A reproductive heir has a central position in multilayer social networks of paper wasps.

Citation metadata

Date: Mar. 2022
From: Animal Behaviour(Vol. 185)
Publisher: Elsevier B.V.
Document Type: Report; Brief article
Length: 315 words

Document controls

Main content

Abstract :

Keywords dominance; multilayer network; reproductive hierarchy; social insect; social interaction Highlights * Social status is determined by synergies among interactions in multiple situations. * We use a novel multilayer network approach to identify a cryptic reproductive heir. * We test whether centrality in four social situations can predict an heir's identity. * Multilayer networks outperformed single or aggregate networks. * Multifaceted analysis of sociality provides previously unknown information. Reproduction provides direct fitness benefits; therefore, it is important to determine why in some societies certain individuals have disproportionate access to reproductive opportunities. The social interactions that underlie reproductive hierarchies can occur in multiple situations, yet they are rarely studied in unison. The reproductive heir in the social wasp Ropalidia marginata is cryptic to human observers until the queen dies or disappears. To determine whether a reproductive heir can be identified through her behaviour, we examined four types of social situations: aggression, spatial overlap, trophallaxis and exchange of solid food. We asked whether accounting for all four social situations in a multilayer network provides more information about the structure of the society than examining each situation on its own or in an aggregate network that does not distinguish between social situations. We found that the reproductive heir had the most social interactions in the multilayer network but not in each of the social situations when considered separately or when all situations were lumped together. Our work demonstrates that multilayer networks can uncover new insights on social organization by explicitly considering the links between multiple situations of social interactions. Author Affiliation: (a) Department of Ecology and Evolutionary Biology, University of California Los Angeles, U.S.A. (b) Centre for Ecological Sciences, Indian Institute of Science, Bengaluru, Karnataka, India * Corresponding author. Article History: Received 8 June 2021; Revised 12 July 2021; Accepted 5 October 2021 (miscellaneous) MS. number: A21-00356R Byline: Nitika Sharma [nitikasharma@g.ucla.edu] (a,b,*), Raghavendra Gadagkar (b), Noa Pinter-Wollman (a)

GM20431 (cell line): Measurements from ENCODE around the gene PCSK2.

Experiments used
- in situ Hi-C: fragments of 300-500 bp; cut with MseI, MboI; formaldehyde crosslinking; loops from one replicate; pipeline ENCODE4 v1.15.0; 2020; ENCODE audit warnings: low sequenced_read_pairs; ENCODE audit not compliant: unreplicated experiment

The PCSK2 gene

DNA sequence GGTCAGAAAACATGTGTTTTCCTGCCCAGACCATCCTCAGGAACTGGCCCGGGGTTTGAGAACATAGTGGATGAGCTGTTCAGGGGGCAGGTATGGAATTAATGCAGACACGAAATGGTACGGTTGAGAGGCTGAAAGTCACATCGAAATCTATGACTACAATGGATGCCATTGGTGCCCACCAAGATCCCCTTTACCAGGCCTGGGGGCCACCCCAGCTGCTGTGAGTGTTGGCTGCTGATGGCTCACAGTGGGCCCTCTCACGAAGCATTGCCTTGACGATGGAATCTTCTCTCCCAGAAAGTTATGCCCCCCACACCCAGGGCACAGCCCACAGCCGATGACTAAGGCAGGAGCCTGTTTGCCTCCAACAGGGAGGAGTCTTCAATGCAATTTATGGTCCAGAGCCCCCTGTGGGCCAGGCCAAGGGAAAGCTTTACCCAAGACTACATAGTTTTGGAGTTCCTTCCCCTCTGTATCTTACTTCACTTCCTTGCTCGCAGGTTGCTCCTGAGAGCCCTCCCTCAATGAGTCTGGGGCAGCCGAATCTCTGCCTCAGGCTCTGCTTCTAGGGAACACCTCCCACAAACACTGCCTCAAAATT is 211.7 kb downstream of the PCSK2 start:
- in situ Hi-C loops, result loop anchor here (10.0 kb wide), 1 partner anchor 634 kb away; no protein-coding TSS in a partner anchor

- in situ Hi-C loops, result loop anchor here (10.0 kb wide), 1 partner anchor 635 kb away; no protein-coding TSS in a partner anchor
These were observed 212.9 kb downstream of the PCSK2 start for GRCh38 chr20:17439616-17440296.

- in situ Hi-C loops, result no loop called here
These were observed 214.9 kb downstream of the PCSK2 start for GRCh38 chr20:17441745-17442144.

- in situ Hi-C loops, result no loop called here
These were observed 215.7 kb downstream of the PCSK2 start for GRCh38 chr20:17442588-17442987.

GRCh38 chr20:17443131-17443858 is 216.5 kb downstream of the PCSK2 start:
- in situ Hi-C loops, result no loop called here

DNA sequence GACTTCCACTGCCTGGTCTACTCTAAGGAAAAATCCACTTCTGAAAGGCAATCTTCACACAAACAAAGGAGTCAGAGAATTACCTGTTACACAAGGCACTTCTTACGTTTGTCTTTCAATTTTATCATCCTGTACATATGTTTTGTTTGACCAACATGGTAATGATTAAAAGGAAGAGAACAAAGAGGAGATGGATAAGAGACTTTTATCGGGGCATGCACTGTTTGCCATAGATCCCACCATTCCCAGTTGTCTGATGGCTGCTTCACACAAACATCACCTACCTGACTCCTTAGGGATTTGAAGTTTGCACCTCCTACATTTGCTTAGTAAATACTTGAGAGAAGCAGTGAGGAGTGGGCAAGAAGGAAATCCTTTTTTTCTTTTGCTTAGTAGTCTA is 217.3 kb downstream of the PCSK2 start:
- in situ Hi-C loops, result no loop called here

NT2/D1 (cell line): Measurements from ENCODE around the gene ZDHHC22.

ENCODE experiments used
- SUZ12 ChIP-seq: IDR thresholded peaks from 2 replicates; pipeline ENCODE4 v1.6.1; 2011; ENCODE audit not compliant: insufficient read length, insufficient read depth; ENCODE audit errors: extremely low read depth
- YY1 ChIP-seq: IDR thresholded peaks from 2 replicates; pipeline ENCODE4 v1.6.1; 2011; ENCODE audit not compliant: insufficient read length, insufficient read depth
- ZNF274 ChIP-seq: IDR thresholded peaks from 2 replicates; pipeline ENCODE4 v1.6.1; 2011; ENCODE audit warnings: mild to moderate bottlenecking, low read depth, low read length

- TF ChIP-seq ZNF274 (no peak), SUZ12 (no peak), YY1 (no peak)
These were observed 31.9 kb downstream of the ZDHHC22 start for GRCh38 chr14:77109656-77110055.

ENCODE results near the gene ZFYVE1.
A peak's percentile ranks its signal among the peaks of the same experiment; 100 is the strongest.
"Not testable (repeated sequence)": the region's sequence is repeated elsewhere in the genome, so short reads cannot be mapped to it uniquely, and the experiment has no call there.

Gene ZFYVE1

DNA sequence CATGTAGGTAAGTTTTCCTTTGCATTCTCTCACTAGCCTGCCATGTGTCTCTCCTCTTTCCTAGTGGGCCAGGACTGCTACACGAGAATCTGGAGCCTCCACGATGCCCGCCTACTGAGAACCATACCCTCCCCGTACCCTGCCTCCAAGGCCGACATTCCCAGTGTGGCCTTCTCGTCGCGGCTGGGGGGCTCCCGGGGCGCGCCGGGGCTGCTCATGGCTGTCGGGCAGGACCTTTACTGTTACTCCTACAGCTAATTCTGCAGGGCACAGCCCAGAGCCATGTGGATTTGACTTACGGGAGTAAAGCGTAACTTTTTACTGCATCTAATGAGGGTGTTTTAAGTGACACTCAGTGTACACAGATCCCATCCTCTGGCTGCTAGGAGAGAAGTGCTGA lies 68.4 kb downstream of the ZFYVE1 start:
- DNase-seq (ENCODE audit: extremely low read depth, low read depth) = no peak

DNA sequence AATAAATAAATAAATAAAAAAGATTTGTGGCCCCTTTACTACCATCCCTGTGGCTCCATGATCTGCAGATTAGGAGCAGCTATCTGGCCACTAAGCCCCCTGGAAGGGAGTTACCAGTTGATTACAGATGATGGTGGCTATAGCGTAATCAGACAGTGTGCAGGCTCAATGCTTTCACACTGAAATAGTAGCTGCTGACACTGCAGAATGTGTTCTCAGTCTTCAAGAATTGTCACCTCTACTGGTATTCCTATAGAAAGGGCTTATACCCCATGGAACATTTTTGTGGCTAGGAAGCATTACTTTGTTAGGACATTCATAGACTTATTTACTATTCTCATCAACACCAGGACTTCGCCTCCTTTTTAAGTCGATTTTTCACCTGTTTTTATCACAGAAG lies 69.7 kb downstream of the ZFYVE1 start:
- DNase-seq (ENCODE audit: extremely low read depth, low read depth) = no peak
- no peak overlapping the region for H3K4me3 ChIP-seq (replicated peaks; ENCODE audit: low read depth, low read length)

Source Citation

Source Citation   

Gale Document Number: GALE|A695208880